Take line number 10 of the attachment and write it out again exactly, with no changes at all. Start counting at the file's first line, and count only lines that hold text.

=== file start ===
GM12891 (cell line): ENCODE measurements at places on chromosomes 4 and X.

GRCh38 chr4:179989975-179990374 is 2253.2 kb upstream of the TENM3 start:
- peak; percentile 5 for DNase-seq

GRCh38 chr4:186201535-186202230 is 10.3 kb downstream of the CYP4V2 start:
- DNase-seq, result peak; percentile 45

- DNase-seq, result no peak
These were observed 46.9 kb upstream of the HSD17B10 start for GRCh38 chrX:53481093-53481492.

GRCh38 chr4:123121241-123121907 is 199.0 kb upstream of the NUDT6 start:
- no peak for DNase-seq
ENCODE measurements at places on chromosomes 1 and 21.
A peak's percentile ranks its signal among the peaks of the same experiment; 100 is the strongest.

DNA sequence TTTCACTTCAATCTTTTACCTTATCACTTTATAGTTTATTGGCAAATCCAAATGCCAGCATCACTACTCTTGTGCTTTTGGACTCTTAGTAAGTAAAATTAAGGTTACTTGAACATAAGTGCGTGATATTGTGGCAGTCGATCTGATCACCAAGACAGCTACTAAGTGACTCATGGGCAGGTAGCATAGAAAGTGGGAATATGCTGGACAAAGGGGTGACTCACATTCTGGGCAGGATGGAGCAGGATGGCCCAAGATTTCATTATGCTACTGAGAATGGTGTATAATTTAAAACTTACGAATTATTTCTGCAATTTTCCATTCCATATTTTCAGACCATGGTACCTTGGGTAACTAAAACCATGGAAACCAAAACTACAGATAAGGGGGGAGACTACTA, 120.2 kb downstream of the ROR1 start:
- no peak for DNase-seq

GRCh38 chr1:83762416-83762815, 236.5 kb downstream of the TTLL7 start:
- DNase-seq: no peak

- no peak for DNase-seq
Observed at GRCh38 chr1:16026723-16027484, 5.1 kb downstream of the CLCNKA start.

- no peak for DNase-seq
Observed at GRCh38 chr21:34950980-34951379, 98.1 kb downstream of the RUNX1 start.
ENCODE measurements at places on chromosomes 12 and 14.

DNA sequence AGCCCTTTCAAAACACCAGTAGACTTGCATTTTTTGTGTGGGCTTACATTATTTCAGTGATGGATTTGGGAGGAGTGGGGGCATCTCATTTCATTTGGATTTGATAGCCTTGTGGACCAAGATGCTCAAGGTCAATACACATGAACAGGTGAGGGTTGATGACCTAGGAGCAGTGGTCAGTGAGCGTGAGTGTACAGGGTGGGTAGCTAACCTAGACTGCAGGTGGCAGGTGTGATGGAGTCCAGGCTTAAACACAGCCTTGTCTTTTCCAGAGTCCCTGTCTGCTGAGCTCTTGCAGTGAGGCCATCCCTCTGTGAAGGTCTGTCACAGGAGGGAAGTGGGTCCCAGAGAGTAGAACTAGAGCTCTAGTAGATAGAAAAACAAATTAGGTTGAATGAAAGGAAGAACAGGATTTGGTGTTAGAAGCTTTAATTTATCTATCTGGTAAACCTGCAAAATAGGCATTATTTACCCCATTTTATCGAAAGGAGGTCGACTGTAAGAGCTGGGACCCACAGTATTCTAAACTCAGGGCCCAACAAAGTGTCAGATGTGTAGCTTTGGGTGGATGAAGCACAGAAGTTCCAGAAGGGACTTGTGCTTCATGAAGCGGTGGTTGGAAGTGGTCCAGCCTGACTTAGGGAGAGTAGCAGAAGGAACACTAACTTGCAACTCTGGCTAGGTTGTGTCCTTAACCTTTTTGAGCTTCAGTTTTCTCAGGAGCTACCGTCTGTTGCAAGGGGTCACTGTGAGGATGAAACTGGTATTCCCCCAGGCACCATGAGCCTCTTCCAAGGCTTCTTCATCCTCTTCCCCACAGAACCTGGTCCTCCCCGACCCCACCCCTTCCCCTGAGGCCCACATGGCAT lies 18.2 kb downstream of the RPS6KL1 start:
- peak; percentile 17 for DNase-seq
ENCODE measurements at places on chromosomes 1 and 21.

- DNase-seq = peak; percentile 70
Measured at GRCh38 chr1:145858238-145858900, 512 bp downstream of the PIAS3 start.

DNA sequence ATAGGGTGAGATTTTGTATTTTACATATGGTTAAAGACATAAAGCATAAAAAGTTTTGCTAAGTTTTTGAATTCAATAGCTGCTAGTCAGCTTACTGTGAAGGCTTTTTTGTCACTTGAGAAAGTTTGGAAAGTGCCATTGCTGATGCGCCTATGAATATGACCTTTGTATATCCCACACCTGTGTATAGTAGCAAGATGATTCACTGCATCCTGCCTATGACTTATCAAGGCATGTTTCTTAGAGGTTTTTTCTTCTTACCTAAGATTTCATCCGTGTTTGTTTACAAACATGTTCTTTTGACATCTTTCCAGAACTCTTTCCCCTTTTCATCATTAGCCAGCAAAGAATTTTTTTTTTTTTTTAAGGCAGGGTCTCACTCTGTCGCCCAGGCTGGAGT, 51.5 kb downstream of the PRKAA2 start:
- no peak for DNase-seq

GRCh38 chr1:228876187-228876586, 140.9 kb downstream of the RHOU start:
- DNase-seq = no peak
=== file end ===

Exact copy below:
ENCODE measurements at places on chromosomes 1 and 21.